I am sure I was not at the top of the target list for this mailing; so there is no telling how many pieces of mail were involved.  For argument sake, let’s pick a conservative number of 100,000.  In this case, NGRA would have saved $38,100.  If the mailing approaches one million pieces, the federal subsidy (something which is a thinly disguised equivalent of taxpayer expense) would rise to $381,000.  There are two reasons it is hard to determine the exact subsidy.  First, we do not know the size of the mailing.  Second, the envelope (pictured above) appears self canceled by the mailer and only has five cents worth of postage.  So it is impossible to tell whether NAGR paid the full 2021 bulk rate.

One could also argue Senator Paul only fronted this mailing because NGRA lobbies on an issue near and dear to his heart.  Or maybe it’s personal.  After all, following the attack by a neighbor in which Paul suffered rib injuries, he might want to own an AR-15.  However, you would be wrong.  Michael Rothfeld, founder and CEO of Saber Communications, the company which manages NAGR’s mail marketing has a long history with the Paul family.  He was a major fundraiser for the Senator’s father Ron Paul’s 2012 presidential run.  Of the $40.6 million in campaign donations Rothfeld helped generate for the failed attempt for the Republican nomination, $7.7 million (19 percent) went to Saber Communications.  Rothfeld provided similar services for Rand Paul’s senate campaigns.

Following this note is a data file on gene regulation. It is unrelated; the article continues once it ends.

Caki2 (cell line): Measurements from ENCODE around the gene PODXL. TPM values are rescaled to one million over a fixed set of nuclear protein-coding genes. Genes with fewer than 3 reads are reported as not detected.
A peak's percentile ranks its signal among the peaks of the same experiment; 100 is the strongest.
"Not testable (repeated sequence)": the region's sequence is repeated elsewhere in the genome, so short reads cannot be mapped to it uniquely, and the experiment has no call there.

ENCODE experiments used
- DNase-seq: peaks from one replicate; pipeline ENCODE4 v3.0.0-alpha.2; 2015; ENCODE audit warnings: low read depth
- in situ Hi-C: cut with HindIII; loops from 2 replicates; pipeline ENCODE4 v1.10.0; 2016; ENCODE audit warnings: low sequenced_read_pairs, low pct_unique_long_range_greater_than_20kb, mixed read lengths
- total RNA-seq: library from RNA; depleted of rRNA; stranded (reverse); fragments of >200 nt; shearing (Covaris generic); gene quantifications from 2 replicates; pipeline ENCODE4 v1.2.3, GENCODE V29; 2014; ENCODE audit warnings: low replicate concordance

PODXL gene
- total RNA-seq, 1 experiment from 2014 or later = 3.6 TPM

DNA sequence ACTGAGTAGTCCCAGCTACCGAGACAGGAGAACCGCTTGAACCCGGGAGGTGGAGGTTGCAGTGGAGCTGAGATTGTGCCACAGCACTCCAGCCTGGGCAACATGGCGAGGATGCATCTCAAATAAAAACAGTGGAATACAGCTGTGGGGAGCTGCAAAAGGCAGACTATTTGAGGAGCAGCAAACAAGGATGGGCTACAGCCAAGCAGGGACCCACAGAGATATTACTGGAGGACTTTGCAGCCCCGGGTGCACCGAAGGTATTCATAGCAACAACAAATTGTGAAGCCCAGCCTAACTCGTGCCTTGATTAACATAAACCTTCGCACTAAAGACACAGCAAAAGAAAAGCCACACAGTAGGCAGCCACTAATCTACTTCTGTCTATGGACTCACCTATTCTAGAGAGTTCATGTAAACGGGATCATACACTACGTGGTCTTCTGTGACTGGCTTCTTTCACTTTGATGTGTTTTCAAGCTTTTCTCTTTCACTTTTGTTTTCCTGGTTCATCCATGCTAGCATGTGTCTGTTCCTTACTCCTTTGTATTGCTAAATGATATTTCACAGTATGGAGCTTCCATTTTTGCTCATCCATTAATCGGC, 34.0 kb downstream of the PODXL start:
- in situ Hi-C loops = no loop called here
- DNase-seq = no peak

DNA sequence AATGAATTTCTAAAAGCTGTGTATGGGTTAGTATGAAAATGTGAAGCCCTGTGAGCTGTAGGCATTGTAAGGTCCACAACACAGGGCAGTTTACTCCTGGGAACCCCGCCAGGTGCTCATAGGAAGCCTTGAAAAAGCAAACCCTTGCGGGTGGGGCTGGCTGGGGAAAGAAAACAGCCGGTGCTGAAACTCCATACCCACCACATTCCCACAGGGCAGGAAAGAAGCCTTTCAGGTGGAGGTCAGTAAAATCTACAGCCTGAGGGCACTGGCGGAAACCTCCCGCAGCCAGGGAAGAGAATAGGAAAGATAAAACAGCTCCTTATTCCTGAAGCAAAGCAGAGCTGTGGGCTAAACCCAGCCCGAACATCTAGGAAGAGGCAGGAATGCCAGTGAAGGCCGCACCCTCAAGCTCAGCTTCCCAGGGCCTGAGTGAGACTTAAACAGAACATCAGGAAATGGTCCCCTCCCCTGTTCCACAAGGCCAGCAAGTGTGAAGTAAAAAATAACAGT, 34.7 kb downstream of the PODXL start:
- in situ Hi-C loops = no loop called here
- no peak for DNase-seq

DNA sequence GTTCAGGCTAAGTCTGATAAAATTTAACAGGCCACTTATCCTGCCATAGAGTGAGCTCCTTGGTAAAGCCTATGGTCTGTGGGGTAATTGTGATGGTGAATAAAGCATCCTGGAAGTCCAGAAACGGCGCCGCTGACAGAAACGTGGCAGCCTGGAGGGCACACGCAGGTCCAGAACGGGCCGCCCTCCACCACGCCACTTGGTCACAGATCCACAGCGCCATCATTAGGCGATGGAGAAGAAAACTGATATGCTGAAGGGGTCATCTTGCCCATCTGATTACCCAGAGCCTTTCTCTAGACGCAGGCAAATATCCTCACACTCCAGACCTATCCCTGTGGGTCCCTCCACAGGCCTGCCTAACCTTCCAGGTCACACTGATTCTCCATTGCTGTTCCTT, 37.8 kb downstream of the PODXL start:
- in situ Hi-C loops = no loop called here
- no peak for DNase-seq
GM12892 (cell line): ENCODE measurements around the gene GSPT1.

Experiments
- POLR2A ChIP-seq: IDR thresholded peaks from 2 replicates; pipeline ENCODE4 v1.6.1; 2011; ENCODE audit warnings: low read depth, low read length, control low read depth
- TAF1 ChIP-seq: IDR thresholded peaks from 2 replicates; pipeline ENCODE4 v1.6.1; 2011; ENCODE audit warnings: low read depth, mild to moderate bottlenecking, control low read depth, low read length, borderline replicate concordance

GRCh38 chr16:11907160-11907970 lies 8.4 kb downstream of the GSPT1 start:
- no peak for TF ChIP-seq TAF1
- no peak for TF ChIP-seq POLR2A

Based on past history, would anyone be surprised if Rothfeld and Saber Communications received a substantial share of the “$100 ask” accompanying the NAGR survey?  Especially since the surveys and donations will be returned to a Fredericksburg post office box.  Is it a coincidence Saber Communications, Inc., a company with no public record of its clients, consisting of Rothfeld and two employees, is located in (drum roll reprise) Fredericksberg while NAGR is headquartered in Colorado.